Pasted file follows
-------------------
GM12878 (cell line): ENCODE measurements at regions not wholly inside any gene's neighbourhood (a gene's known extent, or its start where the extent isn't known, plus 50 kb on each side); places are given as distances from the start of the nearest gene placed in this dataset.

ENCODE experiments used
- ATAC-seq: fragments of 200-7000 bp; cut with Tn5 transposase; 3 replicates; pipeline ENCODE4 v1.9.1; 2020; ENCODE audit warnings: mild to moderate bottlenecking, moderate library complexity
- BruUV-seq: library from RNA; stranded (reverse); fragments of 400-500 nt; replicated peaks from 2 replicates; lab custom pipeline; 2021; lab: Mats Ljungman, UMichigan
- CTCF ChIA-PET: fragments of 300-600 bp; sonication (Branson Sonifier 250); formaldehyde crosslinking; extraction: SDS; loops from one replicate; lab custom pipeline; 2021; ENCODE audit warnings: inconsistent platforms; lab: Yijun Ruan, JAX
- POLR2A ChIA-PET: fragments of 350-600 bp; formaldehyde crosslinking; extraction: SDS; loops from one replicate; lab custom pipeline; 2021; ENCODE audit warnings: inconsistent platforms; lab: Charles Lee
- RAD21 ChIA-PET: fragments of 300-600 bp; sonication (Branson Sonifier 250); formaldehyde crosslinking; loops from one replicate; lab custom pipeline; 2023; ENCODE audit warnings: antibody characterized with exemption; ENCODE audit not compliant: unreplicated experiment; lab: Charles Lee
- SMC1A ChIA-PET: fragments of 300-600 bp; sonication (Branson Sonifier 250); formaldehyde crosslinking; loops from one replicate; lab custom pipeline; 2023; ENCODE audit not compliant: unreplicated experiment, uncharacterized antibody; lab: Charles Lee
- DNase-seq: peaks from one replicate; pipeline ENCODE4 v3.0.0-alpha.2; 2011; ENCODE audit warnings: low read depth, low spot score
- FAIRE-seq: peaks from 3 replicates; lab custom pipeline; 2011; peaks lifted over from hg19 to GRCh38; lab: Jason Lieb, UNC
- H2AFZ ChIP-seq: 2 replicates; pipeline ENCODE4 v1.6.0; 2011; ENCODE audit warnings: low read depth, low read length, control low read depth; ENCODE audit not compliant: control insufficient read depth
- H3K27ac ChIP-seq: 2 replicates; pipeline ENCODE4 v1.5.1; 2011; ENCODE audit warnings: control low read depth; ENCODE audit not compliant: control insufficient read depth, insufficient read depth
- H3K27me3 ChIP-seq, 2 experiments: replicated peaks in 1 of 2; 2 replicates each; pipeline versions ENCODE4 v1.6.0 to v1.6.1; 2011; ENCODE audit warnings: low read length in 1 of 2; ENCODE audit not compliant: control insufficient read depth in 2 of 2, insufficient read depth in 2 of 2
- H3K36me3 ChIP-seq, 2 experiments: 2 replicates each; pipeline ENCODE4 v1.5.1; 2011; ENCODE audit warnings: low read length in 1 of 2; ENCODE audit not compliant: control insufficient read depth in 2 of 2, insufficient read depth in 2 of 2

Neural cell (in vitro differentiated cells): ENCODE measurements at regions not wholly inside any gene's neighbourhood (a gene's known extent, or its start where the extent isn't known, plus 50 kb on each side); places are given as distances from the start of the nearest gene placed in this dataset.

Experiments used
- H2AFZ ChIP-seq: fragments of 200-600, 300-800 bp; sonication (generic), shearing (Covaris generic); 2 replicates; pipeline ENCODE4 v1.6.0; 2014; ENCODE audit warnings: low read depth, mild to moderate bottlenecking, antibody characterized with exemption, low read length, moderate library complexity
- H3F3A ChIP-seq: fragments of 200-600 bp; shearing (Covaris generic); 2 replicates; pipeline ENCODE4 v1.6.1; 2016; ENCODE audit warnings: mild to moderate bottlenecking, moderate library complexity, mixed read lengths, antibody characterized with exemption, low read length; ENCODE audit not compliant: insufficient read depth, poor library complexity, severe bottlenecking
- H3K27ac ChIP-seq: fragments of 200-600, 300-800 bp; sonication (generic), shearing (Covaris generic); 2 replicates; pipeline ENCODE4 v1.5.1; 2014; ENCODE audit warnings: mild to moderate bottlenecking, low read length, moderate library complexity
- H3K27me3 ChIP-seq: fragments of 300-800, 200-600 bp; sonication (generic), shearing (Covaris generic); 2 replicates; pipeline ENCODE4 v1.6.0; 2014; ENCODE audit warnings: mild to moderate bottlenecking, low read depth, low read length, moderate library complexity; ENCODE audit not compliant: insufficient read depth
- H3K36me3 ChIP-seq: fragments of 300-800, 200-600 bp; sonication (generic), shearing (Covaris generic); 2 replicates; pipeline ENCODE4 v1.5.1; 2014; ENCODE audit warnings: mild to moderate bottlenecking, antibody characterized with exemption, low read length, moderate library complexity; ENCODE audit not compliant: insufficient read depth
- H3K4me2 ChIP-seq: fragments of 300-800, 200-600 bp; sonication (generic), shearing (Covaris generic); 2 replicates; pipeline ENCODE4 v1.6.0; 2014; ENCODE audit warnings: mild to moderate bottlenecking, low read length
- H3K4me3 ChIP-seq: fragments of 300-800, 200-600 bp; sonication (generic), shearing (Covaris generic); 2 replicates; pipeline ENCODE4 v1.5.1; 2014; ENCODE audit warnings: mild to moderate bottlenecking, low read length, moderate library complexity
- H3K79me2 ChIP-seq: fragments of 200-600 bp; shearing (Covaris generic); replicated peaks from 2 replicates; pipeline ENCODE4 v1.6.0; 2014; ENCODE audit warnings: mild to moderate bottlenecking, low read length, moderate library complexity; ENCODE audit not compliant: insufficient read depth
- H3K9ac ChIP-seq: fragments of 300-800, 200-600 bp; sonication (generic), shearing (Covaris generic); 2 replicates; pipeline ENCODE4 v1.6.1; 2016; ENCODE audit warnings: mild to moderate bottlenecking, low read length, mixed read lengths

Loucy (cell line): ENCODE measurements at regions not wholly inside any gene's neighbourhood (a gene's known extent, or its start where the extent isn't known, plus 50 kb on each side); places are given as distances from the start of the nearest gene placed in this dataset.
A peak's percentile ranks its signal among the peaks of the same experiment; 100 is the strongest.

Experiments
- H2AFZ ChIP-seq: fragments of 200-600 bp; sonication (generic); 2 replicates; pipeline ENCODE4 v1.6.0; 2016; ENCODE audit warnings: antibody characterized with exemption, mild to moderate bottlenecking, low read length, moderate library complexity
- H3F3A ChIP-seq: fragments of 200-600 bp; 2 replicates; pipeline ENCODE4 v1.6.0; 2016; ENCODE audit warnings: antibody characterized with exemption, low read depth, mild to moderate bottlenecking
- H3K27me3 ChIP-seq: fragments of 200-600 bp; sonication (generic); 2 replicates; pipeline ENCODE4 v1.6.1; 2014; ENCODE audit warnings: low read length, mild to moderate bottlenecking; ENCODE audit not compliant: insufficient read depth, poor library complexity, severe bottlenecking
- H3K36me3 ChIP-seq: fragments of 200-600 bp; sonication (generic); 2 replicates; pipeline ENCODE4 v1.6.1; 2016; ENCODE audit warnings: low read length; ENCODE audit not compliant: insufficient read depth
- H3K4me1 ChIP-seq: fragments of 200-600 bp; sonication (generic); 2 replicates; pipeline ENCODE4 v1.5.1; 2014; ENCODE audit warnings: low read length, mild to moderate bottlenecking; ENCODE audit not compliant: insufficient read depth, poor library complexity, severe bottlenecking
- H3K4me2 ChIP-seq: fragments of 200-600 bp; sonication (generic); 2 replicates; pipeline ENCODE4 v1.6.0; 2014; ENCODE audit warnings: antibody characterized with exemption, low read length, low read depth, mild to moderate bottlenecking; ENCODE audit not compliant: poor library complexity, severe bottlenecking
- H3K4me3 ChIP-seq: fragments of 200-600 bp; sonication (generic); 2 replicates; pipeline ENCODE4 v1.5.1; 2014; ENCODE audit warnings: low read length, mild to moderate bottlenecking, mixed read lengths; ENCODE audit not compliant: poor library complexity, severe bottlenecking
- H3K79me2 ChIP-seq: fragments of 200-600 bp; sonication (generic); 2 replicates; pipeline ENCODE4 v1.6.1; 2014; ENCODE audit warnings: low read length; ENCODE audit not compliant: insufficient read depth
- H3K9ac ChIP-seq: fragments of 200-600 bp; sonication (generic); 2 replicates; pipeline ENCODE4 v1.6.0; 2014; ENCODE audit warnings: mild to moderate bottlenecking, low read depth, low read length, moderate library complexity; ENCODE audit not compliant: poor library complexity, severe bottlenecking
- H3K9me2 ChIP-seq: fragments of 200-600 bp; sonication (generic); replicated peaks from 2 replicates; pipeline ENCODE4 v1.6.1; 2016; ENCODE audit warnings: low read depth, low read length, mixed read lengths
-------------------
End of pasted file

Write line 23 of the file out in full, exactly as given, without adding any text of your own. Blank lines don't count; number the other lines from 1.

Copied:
- H3K4me3 ChIP-seq: fragments of 300-800, 200-600 bp; sonication (generic), shearing (Covaris generic); 2 replicates; pipeline ENCODE4 v1.5.1; 2014; ENCODE audit warnings: mild to moderate bottlenecking, low read length, moderate library complexity